A conference held at SOAS (University of London) today discussed the phenomenon of the misrepresentation of the Arab world in Western media. A wide array of speakers gave their respective views mainly on how the image of the Middle East is distorted in the West by newspapers, television programmes and the film industry.
Journalist and filmmaker Abdullah Homouda claimed that an example of this distortion is the failure of Western media to "condemn Israeli apartheid and ethnic cleansing of Palestinians", adding that the image of the Arab world is reduced to either Islamic fundamentalists or corrupt and despotic tyrants.
Hosny Imam, president of the Foreign Press Association, referred to the BBC’s labeling of the Egyptian revolution as merely the “Egyptian crisis’’, while Al-Jazeera alternatively used the terms “upheaval” and “revolution” to describe the events that began in January of this year. He further stated that prior to the “Arab spring”, 90% of British media coverage of the Middle East was dedicated to the Arab-Israeli conflict.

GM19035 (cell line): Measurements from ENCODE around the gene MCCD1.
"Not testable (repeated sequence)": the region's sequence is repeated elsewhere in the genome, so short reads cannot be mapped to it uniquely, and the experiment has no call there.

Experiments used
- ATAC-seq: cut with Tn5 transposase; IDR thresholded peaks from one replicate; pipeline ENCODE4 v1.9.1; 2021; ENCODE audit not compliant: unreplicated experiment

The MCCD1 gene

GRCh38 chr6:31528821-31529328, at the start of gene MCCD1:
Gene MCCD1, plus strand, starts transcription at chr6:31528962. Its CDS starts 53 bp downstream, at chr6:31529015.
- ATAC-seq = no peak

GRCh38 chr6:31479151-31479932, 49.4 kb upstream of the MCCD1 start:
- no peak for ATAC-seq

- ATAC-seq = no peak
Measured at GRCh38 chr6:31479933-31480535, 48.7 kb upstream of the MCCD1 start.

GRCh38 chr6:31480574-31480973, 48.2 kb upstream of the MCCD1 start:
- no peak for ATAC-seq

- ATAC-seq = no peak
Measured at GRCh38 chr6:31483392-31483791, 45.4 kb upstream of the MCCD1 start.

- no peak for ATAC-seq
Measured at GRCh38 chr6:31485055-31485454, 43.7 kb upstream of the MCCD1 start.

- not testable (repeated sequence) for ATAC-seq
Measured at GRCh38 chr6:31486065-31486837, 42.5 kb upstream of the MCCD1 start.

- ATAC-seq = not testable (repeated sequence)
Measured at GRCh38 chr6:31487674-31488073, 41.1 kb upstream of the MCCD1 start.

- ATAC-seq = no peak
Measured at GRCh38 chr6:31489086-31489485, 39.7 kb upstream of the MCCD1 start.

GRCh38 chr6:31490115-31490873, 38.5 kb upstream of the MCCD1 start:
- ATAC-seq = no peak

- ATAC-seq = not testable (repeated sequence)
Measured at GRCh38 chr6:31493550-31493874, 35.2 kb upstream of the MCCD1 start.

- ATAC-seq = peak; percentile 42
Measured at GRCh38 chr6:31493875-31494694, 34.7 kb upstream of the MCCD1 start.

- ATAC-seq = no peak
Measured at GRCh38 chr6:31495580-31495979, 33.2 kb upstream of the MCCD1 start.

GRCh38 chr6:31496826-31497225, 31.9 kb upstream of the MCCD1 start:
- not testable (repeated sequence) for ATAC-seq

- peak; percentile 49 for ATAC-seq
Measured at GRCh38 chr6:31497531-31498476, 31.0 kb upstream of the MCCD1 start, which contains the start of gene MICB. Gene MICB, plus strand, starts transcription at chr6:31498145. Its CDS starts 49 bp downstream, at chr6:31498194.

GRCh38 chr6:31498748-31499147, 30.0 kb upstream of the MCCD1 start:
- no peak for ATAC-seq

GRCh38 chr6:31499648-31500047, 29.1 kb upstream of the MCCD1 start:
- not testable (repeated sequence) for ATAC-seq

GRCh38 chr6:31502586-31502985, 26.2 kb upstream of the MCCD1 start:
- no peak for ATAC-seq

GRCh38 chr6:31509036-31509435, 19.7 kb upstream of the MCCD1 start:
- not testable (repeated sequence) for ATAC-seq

According to Worod Al-Musawi, Arabs have long been portrayed by the West as “barbaric and uncivilised”; Al-Musawi cited the 1926 movie “The Son of the Sheikh”. Producer and author Lewis Al-Samari referred to the negative depiction of Arabs in a host of Western-made films, for instance “The Sheikh” (1921), “Network” (1977), “Protocol” (1984) and “True Lies” (1994) among others.
Hany Beshr, a reporter for Al-Jazeera, asserted that the BBC Panorama programme “Death on the Med”, which aired in August 2010 and used Israeli footage, showed a deep bias in favour of Israel.